CO2 emissions, from streaming to cryptocurrencies also the Internet pollutes: server farms are in fact very greedy for energy.
The Coronavirus pandemic has made it clear how much Internet is indispensable in our lives. New technologies have in fact allowed anyone to keep in touch with friends and relatives, even during long periods of isolation, helped track the sick and provided useful information to protect themselves from contagion. Furthermore, they were indispensable to continue working and learning, with smart working and remote teaching. But how much it pollutes the Internet? How much in relation to CO2 emissions?
To try to answer this question is the Dataroom of Corriere della Sera, with the help of Milena Gabanelli: the web also pollutes, with a growing impact on CO2 emissions.
CO2 and energy for the web
Any technology that makes use of the network, be it a laptop or a server farm, needs consume energy for its functioning. In 2008, all digital technologies in the IT universe accounted for 2% of global CO2 emissions from electricity generation. Today they reached the 3.7% global and, according to recent estimates, they could reach 8.5% by 2025. Indeed, the study Assessing ICT Global Emissions Footprint expects growth of up to 14% by 2040.
In other words, the whole network of servers, computers and devices around the world produces a lot carbon dioxide as the total amount of a medium-large world nation.
However, the problem is not often perceived by users, also because it is not easy to notice the consumption of information devices. While a class C + refrigerator consumes up to 190 kWh in a year, and the expense is therefore clearly identifiable in the bill, recharge for 365 days one smartphone it does not require more than 4 kWh. Yet we forget how, in addition to charging the device, CO2 is produced for services connected to the smartphone, from hosting websites to server farms to save videos, images, applications and much more.
CO2 emissions: from streaming to cryptocurrencies
Daily habits, as already mentioned, do not immediately make visible the actual consumption of Internet technologies. Watching 10 minutes of a very high definition movie, although a minimal battery consumption of a device, generates the same amount of CO2 on the server side as a 2,000W electric oven turned on for three minutes.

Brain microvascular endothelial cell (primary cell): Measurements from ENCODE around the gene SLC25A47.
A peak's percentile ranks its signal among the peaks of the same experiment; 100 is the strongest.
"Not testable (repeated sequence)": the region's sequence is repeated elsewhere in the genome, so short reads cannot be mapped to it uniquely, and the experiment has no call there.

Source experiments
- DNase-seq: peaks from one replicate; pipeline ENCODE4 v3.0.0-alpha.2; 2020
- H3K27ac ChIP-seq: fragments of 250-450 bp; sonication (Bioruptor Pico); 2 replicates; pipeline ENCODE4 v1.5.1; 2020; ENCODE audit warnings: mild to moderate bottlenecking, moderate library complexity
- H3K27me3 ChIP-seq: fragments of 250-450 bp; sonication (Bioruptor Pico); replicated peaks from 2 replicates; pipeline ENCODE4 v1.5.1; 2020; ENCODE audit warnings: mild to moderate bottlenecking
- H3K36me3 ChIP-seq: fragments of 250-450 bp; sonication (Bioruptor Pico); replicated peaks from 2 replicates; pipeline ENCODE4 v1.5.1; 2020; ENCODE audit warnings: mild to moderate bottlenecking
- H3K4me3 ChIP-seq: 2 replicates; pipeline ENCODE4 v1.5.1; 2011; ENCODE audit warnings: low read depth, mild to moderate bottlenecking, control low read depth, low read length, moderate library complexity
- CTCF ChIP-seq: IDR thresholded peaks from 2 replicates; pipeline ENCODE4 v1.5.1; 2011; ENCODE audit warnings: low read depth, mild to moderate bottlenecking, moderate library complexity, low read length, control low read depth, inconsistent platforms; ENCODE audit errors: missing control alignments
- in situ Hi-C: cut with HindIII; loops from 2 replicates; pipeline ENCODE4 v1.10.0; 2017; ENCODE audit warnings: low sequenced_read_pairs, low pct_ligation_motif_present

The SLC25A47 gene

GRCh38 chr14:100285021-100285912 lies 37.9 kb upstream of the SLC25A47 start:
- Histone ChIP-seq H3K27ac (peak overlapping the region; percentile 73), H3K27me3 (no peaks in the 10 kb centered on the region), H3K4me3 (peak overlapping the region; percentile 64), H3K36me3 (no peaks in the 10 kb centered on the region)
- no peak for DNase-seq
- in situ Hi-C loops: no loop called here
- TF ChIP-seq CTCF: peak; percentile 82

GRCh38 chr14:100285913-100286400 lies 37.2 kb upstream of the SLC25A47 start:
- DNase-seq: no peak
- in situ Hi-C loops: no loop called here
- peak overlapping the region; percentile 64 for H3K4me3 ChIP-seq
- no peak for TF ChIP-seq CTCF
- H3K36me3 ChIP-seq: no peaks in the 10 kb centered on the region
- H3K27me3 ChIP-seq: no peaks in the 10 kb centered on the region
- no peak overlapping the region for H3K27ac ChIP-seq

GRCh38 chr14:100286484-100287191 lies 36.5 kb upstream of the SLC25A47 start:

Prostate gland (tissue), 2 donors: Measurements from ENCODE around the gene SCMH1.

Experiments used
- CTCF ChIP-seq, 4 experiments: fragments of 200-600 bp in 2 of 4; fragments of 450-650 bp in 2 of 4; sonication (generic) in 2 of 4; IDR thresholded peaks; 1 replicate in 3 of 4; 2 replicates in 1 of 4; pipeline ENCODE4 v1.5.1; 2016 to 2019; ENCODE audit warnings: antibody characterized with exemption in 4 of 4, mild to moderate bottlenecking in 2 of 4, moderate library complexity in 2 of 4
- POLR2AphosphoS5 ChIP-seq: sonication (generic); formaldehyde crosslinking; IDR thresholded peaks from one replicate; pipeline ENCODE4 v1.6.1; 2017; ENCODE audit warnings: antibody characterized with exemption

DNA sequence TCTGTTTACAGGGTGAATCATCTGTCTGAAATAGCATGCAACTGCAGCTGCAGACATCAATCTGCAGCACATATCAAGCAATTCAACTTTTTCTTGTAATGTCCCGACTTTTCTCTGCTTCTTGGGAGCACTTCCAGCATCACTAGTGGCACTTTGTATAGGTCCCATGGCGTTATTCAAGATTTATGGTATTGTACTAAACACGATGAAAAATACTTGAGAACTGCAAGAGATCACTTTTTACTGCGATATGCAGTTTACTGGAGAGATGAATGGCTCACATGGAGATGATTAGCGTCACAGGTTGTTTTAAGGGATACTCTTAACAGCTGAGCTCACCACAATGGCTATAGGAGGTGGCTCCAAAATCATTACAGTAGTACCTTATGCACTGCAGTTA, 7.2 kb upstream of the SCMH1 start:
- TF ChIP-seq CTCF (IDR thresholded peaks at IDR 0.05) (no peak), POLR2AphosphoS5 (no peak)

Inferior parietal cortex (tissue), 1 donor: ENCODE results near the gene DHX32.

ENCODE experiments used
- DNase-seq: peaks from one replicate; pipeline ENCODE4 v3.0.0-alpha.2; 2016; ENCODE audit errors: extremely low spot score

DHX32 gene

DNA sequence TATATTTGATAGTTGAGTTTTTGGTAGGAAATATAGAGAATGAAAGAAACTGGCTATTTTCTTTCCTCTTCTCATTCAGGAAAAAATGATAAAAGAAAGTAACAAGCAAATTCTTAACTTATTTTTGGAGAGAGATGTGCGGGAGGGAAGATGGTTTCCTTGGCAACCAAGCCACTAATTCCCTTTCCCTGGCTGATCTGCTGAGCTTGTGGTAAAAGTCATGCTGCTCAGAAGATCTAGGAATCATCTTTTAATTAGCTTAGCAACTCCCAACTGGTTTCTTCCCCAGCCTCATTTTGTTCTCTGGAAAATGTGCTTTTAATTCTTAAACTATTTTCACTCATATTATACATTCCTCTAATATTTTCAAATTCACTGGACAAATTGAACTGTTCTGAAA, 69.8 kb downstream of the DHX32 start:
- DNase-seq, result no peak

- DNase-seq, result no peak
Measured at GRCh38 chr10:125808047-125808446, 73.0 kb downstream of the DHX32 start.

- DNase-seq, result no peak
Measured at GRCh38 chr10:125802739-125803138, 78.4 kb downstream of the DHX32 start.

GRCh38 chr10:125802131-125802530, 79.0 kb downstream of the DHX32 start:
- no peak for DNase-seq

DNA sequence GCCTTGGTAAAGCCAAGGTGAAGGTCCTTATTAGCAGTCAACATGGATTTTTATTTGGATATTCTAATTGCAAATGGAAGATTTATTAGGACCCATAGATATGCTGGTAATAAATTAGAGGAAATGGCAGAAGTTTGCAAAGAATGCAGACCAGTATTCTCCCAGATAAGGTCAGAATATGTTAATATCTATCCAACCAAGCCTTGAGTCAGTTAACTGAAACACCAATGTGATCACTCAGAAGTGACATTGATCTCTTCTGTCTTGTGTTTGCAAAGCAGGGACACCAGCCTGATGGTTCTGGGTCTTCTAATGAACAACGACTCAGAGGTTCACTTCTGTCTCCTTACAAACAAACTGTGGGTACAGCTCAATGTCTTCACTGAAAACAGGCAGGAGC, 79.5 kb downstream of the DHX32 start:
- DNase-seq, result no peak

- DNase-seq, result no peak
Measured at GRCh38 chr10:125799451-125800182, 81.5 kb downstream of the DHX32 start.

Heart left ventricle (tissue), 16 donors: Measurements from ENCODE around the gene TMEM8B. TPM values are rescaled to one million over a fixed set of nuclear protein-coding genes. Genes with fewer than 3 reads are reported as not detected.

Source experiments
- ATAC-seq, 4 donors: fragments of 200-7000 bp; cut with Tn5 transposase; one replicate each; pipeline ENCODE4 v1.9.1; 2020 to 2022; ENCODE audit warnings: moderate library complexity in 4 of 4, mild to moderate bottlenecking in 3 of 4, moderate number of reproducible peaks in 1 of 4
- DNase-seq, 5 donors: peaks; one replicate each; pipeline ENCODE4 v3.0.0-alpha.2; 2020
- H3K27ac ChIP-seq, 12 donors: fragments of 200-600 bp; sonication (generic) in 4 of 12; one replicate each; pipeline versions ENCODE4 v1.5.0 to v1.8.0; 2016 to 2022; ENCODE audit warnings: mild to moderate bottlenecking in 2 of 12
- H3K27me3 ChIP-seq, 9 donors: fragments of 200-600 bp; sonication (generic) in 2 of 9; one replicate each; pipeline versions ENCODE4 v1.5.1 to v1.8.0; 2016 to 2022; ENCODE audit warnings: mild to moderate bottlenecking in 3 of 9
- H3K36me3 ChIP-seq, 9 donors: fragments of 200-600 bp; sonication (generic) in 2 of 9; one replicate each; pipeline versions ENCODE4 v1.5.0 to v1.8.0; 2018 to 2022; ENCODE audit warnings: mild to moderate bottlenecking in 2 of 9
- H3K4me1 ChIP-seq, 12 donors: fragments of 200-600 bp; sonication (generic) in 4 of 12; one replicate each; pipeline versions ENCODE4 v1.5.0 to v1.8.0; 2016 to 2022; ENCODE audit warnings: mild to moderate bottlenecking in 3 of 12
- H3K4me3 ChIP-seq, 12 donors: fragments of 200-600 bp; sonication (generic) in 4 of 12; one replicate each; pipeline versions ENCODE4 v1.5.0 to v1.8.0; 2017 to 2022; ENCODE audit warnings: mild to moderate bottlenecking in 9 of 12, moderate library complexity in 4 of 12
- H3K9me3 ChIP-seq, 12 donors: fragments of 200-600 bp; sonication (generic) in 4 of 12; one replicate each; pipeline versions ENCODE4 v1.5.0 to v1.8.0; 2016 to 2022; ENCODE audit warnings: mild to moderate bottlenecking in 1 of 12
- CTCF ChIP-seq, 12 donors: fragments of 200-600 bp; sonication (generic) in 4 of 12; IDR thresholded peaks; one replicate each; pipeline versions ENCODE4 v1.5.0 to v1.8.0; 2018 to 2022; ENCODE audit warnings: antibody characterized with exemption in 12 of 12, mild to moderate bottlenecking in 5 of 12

A fact that should raise some attention, as The Shift Project explains, given the pervasiveness of streaming services in our existence. In perspective, a video in streaming it requires about 1,500 times more server-side energy than that used by the smartphone to display it. In Italy alone in 2020, 6.5 million hours of streaming content were seen per year.
No better forartificial intelligence, such as the various voice assistants that all brands have equipped themselves with, which for machine learning operations can produce as much as 284 tons of CO2 every year, according to the Amherst University of Massachusetts. And the explosion of cryptovalute this figure further increases, which is difficult to calculate since often the servers that manage Bitcoin or similar currencies are geographically located in countries where neither operations nor precise consumption are actually recorded.
In recent times, Greenpeace evaluated the weight of the energy consumed by the IT big names to power their datacenters. Apple is the greenest company, with clean energy for more than 83% of the surveys, followed by Facebook at 67%, Google al 56%, Microsoft al 32%, Adobe al 23% e Oracle all’8%.
It is therefore clear that it is necessary “decarbonising digital“, With measures that require the IT big names to use renewable energy and, where possible, to commit to the complete compensation of the CO2 produced.
Source: Corriere della Sera
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